The integration of other environmental factors in the present modeling approach would be necessary to extent the domain of validity and to further analyze GxE interactions. This could be achieved by integrating other environmental response curves and adding the effects of each individual environmental factor on plant growth processes as done for instance by Reymond et al. (2003), Hammer et al. (2006), or Casadebaig et al. (2011). Alternative approaches including an intermediate plant variable that takes into account the combined effects of many environmental factors could be relevant. In this way, functional structural plant models considering the impact of C source-sink balances on plant and organ growth through a variable (the index of competition for carbon) reflecting the internal trophic state of the plant have been proposed (e.g., Luquet et al., 2006; Mathieu et al., 2009; Pallas et al., 2013). Such approaches could be appropriate to reduce the risk of overestimating the environmental effects that result from the additive models used in above mentioned studies (Reymond et al., 2003; Hammer et al., 2006; Casadebaig et al., 2011). In this present study, the RLE could be considered as an intermediate variable since it determines the branching probability. Presently, RLE was affected by temperature, only but its use as an intermediate variable could be tested under other environmental constraints such as water stress.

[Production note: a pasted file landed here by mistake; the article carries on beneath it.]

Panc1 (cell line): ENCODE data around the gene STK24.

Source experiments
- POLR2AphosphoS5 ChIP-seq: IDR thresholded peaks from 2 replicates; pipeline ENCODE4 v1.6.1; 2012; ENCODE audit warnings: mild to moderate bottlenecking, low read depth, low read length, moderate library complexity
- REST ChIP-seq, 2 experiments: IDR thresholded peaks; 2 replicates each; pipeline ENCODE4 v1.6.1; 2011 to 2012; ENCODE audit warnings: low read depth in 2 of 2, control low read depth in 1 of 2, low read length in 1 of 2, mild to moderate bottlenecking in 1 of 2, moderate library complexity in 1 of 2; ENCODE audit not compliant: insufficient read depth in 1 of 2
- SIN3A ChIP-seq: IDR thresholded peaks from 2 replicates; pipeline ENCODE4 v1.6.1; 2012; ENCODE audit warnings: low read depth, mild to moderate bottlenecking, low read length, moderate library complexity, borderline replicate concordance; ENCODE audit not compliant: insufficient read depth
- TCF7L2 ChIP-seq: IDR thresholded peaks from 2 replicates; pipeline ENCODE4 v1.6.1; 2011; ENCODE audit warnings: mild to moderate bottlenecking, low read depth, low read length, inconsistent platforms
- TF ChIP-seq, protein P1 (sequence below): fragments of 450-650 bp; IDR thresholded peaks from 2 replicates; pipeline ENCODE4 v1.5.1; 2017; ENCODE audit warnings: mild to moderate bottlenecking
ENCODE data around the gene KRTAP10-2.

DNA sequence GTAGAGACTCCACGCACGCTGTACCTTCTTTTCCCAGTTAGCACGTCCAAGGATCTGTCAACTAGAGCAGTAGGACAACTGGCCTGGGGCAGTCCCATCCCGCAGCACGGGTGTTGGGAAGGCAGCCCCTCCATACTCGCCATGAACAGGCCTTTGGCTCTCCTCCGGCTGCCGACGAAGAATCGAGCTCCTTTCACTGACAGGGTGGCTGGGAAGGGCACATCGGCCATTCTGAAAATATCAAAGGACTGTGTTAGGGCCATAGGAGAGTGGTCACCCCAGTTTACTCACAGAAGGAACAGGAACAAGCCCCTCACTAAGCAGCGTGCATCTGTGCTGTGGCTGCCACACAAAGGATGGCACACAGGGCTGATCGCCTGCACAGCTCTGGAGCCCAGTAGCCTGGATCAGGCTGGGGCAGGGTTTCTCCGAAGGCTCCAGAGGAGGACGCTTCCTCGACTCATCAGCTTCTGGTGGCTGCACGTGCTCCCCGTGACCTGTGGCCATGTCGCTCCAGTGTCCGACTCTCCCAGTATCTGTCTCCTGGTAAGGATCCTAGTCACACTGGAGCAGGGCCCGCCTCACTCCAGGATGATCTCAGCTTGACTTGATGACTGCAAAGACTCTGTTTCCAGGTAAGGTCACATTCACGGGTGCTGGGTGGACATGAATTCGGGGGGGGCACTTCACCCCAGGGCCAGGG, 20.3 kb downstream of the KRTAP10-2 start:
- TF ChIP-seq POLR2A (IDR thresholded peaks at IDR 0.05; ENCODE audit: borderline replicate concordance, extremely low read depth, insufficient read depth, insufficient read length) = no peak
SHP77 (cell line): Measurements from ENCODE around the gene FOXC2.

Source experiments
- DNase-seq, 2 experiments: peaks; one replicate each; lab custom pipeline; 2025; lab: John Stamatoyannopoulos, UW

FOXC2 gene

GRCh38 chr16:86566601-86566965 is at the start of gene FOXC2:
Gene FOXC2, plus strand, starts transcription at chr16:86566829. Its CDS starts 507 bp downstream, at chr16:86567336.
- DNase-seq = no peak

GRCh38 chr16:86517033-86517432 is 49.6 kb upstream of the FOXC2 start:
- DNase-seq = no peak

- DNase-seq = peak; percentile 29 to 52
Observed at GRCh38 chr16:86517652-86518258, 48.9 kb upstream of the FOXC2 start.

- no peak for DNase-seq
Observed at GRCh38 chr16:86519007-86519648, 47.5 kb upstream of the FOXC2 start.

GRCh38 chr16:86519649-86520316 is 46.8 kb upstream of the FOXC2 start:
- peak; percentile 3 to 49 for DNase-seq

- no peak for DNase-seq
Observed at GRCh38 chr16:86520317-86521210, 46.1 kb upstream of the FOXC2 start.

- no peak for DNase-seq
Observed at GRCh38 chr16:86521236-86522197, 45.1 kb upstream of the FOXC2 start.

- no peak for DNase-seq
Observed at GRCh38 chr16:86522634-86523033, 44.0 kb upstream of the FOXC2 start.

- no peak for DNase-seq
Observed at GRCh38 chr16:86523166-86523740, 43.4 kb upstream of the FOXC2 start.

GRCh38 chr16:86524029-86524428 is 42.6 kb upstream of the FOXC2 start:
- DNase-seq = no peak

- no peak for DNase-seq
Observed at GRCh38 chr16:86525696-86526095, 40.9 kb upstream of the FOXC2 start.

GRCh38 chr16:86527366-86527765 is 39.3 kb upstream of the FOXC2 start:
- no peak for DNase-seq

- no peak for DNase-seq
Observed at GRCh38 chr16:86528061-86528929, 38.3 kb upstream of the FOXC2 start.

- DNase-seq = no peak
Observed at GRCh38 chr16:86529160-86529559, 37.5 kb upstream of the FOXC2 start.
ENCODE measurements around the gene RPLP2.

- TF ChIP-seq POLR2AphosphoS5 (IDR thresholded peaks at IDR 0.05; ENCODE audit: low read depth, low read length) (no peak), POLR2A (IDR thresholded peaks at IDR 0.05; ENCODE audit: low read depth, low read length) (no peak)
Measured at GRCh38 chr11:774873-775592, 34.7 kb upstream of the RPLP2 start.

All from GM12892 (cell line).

Finally, the extension of such models coupling FSPM and genetic information to larger germplasms and to the generation of a new simulated mapping population, as recently proposed in rice (Xu and Buck-Sorlin, 2016), will likely be a new research avenue in interface with eco-physiology, process-based, and gene-based modeling (Technow et al., 2015). For perennials, the extension to multi-years development of trees will represent another complexity that could be tackled based on knowledge on genetic determinisms over years (Segura et al., 2008, 2009).